As tensions continue to simmer in the South China Sea (SCS), it is easy to forget the region’s other hotspot – a group of uninhabited islands known as Senkaku/Diaoyu at the centre of an ownership dispute between Japan and China. Avoidance of the issue, the result of mutual recognition of its potential to disrupt economic ties, has become somewhat de rigueur in Sino-Japanese relations. Yet despite the instrumentality of this approach in allowing bilateral relations to flourish (two-way trade now exceeds US $300 billion per annum), increased sabre-rattling following several escalatory events has the potential to significantly destabilise the security situation in the East China Sea (ECS) if not managed carefully.
Notwithstanding their insignificance as territorial features, the Senkaku/Diaoyu islands’ value to their sovereign claimants is twofold: subterranean in the form of natural resources, and strategic in relation to their positioning along maritime trade routes and potential leveraging as an inter-state buffer. However, the weight placed on resource and strategic imperatives differs by state; the commissioning of new gas platforms in 2015 evinces China’s focus on the former, while Japan, the de facto administrator of the islands, is more concerned with the islands’ strategic and political importance in the context of growing Chinese influence in the region.
Recently, the stakes have been raised by a series of figurative ripples in the waters of the ECS – specifically, a spate of incursions by Chinese vessels. While such incursions are not a new phenomenon, these events differentiate themselves from precedents with respect to the frequency of incursions into territorial waters, and more consequentially China’s decision to deploy an armed coast guard vessel. Japan responded to the ship’s appearance by launching a formal protest to Beijing, while President Abe upped the ante by vocalising Japanese perceptions of China’s claim to the islands as a mere resources grab.
The question is, what has provoked China into deploying hard power assets? Japan’s nationalisation of several islands in 2012, although infuriating the Chinese Communist Party (CCP) and igniting anti-Japanese sentiment, did not immediately nor subsequently beget a Chinese show of force. Rather, two current trends provide explanatory power for China’s sudden militaristic assertiveness over the islands. One is the controversy over Japanese military aggrandisement, beginning with the revision of its interpretation of constitution Article 9 enabling the provision of defence assistance to treaty allies, and culminating in the approval of the country’s largest defence budget with a focus on building capabilities in the southern island chain including Okinawa and strengthening the monitoring of outlying territories.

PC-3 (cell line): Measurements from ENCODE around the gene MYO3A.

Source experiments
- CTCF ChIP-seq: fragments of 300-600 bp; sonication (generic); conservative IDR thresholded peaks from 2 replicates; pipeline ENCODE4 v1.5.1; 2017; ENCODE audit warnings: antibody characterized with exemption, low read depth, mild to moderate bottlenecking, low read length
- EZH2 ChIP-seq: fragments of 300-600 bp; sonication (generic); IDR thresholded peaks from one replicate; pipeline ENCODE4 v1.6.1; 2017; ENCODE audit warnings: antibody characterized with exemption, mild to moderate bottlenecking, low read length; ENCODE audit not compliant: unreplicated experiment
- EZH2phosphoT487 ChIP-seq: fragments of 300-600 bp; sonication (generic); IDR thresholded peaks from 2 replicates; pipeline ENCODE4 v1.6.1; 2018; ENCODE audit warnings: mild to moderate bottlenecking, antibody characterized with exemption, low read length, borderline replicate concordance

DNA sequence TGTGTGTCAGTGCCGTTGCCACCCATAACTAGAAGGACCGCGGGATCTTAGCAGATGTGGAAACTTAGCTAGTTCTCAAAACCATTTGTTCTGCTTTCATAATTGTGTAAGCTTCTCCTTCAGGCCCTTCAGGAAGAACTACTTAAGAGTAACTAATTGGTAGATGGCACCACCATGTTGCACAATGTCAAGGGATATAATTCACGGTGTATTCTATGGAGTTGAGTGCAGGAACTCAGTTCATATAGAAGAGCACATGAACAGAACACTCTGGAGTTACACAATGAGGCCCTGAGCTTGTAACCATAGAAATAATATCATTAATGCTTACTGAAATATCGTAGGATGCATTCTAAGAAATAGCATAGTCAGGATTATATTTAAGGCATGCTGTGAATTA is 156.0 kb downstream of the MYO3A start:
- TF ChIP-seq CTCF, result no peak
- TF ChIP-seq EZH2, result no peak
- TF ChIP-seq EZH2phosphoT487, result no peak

The other trend relates to China’s infrastructure projects in the SCS. Ni Lexiong, naval expert at Shanghai University of Political Science and Law, has suggested that China’s incursions near Senkaku/Diaoyu are tactical; aimed at increasing pressure on Japan thus diverting international attention from its operations in the SCS while deterring Japanese involvement in the region.
Meanwhile, Michael Green of the CSIS argues that the dispute is a microcosm of a broader power struggle between China and Japan. But in the age of the Pivot to Asia, US influence in the region is ubiquitous. Such influence is embodied in the US-Japan bilateral security treaty, a mechanism which invokes US involvement in the event of a Chinese land grab. China, well aware of this treaty, has been vigorously enhancing its blue water capabilities and relocating naval assets to coastline areas proximate to the islands.
Rising tensions in the ECS go against the grain of what was a successful year in bilateral rapprochement. With a return to the days of the ‘agree to disagree’ approach unfeasible, it is crucial that both sides build on the trend of bilateral progress in forging a mutually acceptable arrangement or at the very least an effective mechanism to prevent escalation.
Some pundits have advocated the suitability of International Court of Justice (ICJ) adjudication. However, submission to the ICJ ignores the most important obstruction to resolution – Tokyo’s official position which refuses to recognise the existence of a dispute. Acquiescing to ICJ adjudication would be tantamount to recognising an alternate claim and would be a monumental show of political weakness.
In the meantime, dispute management for the sake of regional security is the most feasible option. In November 2014 Presidents Abe and Xi agreed to implement a crisis management mechanism in the ECS, followed by a reiteration in January 2015 committing to anti-escalatory measures (a direct diplomatic hotline). However, dispute management remains in its inchoate stages largely due to Beijing’s hesitancy.
The Senkaku/Diaoyu dispute is a complex geopolitical dilemma which reflects the broader regional security situation of growing Chinese assertiveness and its effect on Japan’s foreign and military policies. Although both sides have agreed on cursory measures to mitigate potential escalation, China continues to push ahead with resource extraction activities and the tactical repositioning of military assets, while Japan seeks to strengthen strategic capabilities near the islands to ward off a potential land grab.
Michael Parker is the East Asia Fellow at Young Australians in International Affairs.
Image Credit: KOKUYO, Wikimedia Commons